Early on, I learned never to tell people to move on, not make a big deal out of it, to get on with your life, and to avoid drama, even though I believe in those things for myself.

I am no better than anyone else, and I have no greater or lesser right to make my own decisions. They are rarely the decisions most other people make.

What is always foremost in my mind when a pet dies is that everyone I know – every single one – has lost a beloved animal and knows what it feels like. There is nothing I can tell them that they don’t know.

They don’t need to learn or hear anything from me except I’m sorry.  It is essential for me always to remember that my suffering is nothing new or unique to me.

The death of a pet binds us in many ways and connects me to other human beings. It cares nothing about politics, color, wealth,  gender, or faith. It slices across all the barriers we manage to put up against one another.

It is a private thing for me. I always share the experience and write about it, but it isn’t easy talking about my feelings. It’s not something I would bring to social media away from my blog.

And I will be honest and say I suffer, but not very much at this point in my life regarding the death of my pets or animals. Not as much as people might think.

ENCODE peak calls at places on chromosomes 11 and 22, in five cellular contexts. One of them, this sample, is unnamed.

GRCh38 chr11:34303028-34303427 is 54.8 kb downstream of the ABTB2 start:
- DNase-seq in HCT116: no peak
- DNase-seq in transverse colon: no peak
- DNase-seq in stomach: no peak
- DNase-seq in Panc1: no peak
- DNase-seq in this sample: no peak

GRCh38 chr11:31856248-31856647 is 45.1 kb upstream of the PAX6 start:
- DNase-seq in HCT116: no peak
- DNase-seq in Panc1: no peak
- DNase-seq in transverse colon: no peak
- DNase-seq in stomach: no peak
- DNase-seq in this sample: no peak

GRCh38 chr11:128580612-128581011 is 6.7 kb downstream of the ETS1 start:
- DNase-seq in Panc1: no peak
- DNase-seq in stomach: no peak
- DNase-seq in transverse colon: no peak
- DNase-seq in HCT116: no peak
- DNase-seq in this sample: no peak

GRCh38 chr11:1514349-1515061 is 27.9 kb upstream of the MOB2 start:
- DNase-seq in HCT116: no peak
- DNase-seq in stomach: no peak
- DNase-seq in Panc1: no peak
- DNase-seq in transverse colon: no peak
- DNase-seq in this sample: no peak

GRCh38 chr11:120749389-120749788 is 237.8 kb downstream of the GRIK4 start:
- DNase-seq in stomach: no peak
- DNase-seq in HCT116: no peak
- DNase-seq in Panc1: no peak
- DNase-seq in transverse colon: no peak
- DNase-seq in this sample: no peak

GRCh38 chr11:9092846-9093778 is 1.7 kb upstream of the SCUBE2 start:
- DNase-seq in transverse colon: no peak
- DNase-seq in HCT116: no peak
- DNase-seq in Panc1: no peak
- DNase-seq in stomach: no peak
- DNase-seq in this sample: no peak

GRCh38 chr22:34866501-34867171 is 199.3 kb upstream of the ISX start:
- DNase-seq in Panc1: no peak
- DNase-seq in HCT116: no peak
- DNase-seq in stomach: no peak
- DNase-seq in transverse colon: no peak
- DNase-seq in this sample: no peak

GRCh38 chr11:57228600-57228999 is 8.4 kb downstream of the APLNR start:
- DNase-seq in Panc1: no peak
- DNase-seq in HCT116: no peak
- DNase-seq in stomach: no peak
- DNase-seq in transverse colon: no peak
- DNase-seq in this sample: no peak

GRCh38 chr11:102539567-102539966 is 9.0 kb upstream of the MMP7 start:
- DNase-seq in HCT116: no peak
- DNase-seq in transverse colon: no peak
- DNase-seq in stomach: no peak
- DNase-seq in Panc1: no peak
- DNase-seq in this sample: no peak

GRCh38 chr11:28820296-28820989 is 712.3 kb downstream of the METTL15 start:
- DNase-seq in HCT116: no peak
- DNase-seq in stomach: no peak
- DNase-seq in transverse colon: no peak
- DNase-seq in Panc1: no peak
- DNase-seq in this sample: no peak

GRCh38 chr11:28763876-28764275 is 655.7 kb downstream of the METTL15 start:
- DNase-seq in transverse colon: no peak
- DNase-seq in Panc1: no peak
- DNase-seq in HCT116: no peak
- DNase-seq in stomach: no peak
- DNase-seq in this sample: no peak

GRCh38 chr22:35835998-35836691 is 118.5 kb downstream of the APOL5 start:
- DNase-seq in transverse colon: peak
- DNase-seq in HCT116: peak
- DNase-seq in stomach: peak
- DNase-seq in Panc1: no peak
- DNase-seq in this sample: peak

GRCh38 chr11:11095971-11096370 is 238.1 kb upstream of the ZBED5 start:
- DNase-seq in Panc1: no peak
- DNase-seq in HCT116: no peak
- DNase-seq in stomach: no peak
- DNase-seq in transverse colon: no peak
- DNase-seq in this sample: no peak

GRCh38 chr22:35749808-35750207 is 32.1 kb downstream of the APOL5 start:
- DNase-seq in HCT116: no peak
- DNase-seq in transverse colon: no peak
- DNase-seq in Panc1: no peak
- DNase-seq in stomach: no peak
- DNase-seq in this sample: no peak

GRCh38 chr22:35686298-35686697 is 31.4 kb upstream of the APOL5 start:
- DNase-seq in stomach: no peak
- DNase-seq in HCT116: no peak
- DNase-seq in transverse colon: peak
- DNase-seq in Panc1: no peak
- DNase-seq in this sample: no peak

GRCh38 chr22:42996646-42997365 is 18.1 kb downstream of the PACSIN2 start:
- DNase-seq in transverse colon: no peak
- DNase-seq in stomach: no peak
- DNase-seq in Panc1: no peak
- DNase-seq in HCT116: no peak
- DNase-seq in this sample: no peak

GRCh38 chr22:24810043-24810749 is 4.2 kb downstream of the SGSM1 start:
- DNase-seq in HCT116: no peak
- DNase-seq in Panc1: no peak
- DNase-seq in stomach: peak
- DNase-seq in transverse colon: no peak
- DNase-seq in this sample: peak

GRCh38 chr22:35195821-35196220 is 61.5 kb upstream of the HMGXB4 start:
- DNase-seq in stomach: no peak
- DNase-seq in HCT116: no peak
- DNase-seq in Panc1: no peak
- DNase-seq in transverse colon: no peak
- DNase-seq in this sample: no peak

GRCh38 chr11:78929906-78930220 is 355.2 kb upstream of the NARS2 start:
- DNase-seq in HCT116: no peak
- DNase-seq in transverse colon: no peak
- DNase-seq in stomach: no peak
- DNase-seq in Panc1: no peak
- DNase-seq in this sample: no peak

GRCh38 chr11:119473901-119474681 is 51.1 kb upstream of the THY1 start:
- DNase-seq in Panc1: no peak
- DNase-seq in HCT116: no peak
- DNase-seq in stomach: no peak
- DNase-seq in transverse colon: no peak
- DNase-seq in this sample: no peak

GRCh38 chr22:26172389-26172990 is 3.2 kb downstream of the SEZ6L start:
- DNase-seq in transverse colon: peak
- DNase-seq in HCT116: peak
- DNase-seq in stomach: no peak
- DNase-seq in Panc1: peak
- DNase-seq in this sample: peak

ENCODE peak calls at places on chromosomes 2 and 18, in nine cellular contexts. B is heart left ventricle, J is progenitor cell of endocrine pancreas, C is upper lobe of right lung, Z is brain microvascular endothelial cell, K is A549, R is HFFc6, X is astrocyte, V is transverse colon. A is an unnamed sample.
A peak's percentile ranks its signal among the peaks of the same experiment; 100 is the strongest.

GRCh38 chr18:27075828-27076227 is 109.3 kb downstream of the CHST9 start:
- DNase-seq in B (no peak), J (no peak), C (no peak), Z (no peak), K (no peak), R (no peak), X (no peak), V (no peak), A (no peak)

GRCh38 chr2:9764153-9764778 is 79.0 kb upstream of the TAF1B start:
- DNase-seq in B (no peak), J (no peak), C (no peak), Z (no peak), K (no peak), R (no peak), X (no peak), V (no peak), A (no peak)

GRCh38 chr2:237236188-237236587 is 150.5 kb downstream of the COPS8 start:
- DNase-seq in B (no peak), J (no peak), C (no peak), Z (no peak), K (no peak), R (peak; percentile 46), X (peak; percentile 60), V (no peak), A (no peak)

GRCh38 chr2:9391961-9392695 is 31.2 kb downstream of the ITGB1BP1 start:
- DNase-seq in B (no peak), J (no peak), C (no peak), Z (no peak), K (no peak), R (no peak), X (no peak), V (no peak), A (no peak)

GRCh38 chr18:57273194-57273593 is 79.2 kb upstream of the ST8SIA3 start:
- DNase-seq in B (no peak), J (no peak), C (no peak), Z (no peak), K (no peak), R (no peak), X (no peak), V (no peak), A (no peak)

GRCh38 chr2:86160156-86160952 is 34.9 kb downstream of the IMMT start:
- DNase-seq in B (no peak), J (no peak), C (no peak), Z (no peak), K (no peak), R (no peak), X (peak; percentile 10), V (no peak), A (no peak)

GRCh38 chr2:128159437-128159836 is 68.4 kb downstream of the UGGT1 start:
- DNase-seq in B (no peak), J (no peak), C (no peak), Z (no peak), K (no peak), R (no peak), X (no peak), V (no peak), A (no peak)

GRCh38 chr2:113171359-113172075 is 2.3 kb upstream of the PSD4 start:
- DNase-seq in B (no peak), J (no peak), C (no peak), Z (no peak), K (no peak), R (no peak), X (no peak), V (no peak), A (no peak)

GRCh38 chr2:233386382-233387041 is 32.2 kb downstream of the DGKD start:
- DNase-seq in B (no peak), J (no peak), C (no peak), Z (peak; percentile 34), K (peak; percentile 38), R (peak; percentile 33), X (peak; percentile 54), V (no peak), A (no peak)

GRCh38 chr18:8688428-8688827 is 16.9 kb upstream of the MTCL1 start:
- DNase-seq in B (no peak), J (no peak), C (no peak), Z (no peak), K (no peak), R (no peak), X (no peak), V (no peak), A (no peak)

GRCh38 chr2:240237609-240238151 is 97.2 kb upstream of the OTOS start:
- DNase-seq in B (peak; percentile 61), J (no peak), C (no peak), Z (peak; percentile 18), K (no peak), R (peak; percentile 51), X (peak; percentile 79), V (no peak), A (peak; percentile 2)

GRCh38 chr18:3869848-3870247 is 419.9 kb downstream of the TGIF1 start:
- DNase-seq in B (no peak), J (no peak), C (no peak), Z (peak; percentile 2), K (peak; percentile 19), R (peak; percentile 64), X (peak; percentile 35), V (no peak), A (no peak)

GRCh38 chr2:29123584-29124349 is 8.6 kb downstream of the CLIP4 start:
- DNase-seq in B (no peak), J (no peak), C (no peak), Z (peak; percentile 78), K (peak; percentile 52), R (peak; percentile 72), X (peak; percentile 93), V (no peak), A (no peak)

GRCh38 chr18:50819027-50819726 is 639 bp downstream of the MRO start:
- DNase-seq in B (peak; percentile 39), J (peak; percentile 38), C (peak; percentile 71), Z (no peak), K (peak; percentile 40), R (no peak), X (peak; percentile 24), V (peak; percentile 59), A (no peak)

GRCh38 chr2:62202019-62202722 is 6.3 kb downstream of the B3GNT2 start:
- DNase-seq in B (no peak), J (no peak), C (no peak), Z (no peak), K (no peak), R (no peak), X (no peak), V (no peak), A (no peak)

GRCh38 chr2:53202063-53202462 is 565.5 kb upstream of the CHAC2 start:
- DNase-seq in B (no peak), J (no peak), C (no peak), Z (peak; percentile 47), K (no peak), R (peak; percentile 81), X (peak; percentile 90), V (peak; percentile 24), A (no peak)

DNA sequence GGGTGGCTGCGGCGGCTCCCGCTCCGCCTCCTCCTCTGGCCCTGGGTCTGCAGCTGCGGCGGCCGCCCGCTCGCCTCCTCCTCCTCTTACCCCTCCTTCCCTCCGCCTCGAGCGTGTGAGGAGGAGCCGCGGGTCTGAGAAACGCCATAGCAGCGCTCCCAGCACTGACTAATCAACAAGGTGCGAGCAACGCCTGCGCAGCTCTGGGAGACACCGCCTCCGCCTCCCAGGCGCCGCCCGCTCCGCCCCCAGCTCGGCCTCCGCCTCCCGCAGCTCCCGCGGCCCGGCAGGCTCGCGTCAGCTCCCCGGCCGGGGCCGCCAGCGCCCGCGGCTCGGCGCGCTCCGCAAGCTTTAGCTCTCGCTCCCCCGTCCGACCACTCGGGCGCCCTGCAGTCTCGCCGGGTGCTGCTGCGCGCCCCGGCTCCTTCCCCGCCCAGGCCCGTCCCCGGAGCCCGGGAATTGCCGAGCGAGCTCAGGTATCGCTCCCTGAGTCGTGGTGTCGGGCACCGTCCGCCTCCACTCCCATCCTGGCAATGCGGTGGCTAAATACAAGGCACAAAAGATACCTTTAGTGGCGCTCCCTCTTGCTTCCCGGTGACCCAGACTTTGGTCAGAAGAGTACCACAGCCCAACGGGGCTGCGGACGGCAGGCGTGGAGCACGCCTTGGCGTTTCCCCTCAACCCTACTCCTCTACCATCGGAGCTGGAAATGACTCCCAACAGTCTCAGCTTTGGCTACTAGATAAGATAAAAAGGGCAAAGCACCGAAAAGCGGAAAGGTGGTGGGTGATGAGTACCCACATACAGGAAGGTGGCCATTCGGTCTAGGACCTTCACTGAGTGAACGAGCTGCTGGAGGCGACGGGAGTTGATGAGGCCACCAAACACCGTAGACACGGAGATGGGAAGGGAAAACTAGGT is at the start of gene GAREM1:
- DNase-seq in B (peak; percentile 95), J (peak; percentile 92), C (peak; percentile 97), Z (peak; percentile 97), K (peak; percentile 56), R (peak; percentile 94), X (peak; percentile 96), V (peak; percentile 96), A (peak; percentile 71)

Having a dog or cat is a great gift to me, for which I am grateful. My time with them is precious, and I thank them for it.

I have evolved in this way. I wouldn’t say I like to demean them by making such a wonderful thing about my loss.

They have always been good for me. I feel like animals like Red and Flo have given me so much more than I have given them.

Dogs do not live nearly as long as we do, and to have the gift of owning dogs or cats means preparing myself for their death and accepting it,  as it will always come, usually sooner than I wish or think. I believe in radical acceptance.

My choice is always to get another dog as soon as soon as is respectful and possible. That is what works for me. The truth is that I would rather love a dog or cat than grieve for one, given a choice.